None of us is surprised to reaffirm that the Hollywood awards season never brings very good news for racial or gender justice. At the Golden Globes we saw people of color consistently overlooked, Jared Leto celebrated for playing a trans woman (who apparently can’t be real), and the worship of a child molester, Woody Allen.
But the Oscar nominations are out, and things are getting worse. One of our favorite blogs, Native Appropriations, run by one of our favorite people, Adrienne Keene, has an important take-down of two nominations.
Best Makeup and Hairstyling: The Lone Ranger
If you remember, The Lone Ranger is basically 149 minutes of Johnny Depp running around in the equivalent of “red face.” Dressed as the fictional character Tonto, Depp is supposed to be playing a Native American. However, many people, including many Native Americans, found his costume to be pretty darn offensive. So really, as Native Appropriations points out, this nomination is celebrating someone having done a very good job at being very racist.
“Best Song”: “Alone Yet Not Alone” from the movie Alone Yet Not Alone
Now, Alone Yet Not Alone is a film that should have died in the straight to DVD category. But unfortunately, the Oscars insured that it didn’t by nominating it, and now we have to talk about the horrible racism and poor film making that is this feature. To save myself from the feminist rage that boils within me, I shall direct you straight to Native Appropriation’s original post, and the lovely movie synopsis they have highlighted for us.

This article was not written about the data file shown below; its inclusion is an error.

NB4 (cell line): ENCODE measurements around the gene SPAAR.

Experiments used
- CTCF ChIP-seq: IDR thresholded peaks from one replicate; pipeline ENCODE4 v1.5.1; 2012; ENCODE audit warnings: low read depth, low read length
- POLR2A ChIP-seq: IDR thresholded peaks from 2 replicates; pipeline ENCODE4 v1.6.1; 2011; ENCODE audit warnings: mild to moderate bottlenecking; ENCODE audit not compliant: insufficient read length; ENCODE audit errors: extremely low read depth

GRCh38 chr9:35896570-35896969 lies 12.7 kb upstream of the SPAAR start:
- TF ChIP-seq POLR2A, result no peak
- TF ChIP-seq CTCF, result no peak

The year is 1755, and the English colonies are being ravaged by the atrocities of war. Opposing European powers have clashed over the fertile Ohio valley, and entire families are devastated by the ensuing violence. Hostile native tribes are raiding the vulnerable frontier farms, and two young sisters are among those taken captive. While hoping for rescue and return to their home, they are comforted with the words of a family hymn: Alone Yet Not Alone. But when the sisters are suddenly and cruelly separated, their tender faith is brought to a stretching point. Forcibly immersed into a primitive foreign culture, the older sister, Barbara, clings to her beliefs. Yet now a deeper fate threatens, and she makes a difficult decision: to risk her life in an attempt to escape. Pursued by a relentless and cunning warrior, Barbara and her three fellow captives must cross over two hundred miles of raw wilderness in their effort to reach friendly territory. Will their courage and trust in God be enough to see them through? And if they do succeed, will they find their family? Will Barbara ever see her sister again? Alone Yet Not Alone depicts the riveting true story of a family at a critical juncture in our nation’s history.
If that doesn’t convince you, check out this trailer.
Juliana just can’t.